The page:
Apple's car plans could involve several potential manufacturing partners capable of building an electric self-driving vehicle for the technology giant.
The secret project has gained momentum in recent months, adding multiple former Tesla executives, gaining the supervision of Apple's top artificial intelligence executive and ramping up road tests. The initiative, known as Project Titan inside Apple, is attracting intense interest because of its potential to upend the automotive industry and supply chains, much like the iPhone did to the smartphone market.
If and when Apple commits to building a car, it is likely to seek multiple partners -- including a major one to build the vehicle and many others to supply key components. The following companies -- whose representatives declined to comment -- are possible candidates:
Foxconn Technology Group already has a close relationship with Apple. For well over a decade, it has been the U.S. company's largest production partner, assembling the majority of the world's iPhones and a big chunk of its Macs and iPads from vast complexes employing upwards of a million people across China.
In October, Foxconn, whose main listed arm is Hon Hai Precision Industry, unveiled its first electric-vehicle chassis and a software platform to help automakers bring models to market faster. It also plans to release a solid-state battery by 2024.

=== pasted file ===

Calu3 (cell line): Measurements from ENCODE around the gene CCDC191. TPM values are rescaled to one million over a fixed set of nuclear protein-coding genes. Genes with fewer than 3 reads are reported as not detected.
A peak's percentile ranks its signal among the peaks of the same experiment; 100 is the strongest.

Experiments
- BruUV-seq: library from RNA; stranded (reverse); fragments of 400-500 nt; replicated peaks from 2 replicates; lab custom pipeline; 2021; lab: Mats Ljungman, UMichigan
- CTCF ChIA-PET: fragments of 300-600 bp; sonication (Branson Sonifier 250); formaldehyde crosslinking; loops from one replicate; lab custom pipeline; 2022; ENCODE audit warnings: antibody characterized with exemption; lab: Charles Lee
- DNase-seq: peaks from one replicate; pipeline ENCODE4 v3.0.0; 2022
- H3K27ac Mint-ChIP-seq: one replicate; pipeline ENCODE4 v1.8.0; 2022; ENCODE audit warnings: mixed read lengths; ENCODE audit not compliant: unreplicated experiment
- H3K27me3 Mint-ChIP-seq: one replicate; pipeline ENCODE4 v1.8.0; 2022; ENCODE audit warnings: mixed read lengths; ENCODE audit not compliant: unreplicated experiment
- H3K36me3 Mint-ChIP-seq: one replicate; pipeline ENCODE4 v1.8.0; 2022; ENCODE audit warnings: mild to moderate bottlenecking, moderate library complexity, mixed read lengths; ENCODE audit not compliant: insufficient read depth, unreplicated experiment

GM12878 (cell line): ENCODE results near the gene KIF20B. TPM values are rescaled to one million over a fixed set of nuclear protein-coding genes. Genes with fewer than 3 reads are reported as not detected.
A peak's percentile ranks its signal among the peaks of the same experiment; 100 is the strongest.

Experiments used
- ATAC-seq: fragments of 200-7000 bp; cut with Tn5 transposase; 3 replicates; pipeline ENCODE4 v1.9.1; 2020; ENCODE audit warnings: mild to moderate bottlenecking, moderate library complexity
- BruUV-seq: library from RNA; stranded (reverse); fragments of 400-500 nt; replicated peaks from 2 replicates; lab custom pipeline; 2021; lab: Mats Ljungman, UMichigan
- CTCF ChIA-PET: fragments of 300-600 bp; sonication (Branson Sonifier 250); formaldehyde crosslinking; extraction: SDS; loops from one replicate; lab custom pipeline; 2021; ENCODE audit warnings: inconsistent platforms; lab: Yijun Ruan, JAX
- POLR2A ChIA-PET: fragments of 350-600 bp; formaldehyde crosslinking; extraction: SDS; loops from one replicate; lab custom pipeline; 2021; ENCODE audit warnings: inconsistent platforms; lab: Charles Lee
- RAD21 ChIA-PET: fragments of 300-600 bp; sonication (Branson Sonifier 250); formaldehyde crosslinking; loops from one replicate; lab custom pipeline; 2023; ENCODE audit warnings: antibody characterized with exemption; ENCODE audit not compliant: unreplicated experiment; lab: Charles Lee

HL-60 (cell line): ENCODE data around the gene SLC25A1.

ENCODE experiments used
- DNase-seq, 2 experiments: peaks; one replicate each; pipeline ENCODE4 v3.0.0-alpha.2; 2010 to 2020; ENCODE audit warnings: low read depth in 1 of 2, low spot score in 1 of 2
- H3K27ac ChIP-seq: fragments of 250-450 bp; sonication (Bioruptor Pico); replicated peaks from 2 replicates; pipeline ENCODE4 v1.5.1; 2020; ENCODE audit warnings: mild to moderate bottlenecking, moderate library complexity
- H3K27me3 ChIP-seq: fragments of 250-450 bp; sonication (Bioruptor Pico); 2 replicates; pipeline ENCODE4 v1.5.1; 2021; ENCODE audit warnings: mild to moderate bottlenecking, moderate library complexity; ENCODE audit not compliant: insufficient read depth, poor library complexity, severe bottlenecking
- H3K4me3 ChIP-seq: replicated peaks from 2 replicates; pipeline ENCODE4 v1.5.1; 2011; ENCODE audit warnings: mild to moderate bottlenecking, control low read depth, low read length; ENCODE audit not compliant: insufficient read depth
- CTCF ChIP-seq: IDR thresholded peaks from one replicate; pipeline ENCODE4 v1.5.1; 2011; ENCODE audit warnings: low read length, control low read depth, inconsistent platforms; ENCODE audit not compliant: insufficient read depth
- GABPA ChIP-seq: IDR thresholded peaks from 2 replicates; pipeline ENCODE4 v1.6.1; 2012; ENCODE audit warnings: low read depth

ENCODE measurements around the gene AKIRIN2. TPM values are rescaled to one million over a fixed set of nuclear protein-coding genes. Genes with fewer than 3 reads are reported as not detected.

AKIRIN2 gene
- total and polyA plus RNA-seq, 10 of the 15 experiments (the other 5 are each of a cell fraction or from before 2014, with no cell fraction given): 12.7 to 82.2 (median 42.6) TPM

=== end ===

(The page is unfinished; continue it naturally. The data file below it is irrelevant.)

The Taiwanese company, founded by billionaire Terry Gou, announced a plan in early 2020 to form a joint venture with Fiat Chrysler Automobiles to develop and make electric vehicles in China, though Foxconn will not be involved in any assembly itself.
In January, Foxconn signed a manufacturing deal with Chinese EV startup Byton with the goal of starting mass production of its full-electric M-Byte SUV model by the first quarter of 2022.
It also announced another venture with China's Zhejiang Geely Holding Group to provide production and consulting services.
Canada's Magna is the third-largest supplier in the world by sales and has a contract-manufacturing operation with years of experience making entire car models for a variety of brands.
Magna produces everything from chassis and car seats to sensors and software for driver-assistance features.
Automakers including BMW and Jaguar Land Rover have hired its Magna Steyr unit and outsourced production to its factory in Graz, Austria.
Magna also pitches its engineering and manufacturing services to EV startups. Last fall, it agreed to provide Fisker with an EV platform for its Ocean SUV and added self-driving features to the deal in January.
In December, Magna put about $450 million into a joint venture with Korea's LG Electronics to make EV powertrains. It's also expanding its manufacturing footprint in China, the largest EV market, by building the ArcFox Alpha-T for Beijing Automotive Group -- the first vehicle it has assembled outside of Europe.
Magna also has the benefit of a prior relationship with Apple: the two were in talks to build Apple's car when the iPhone maker first set out on this path about five years ago.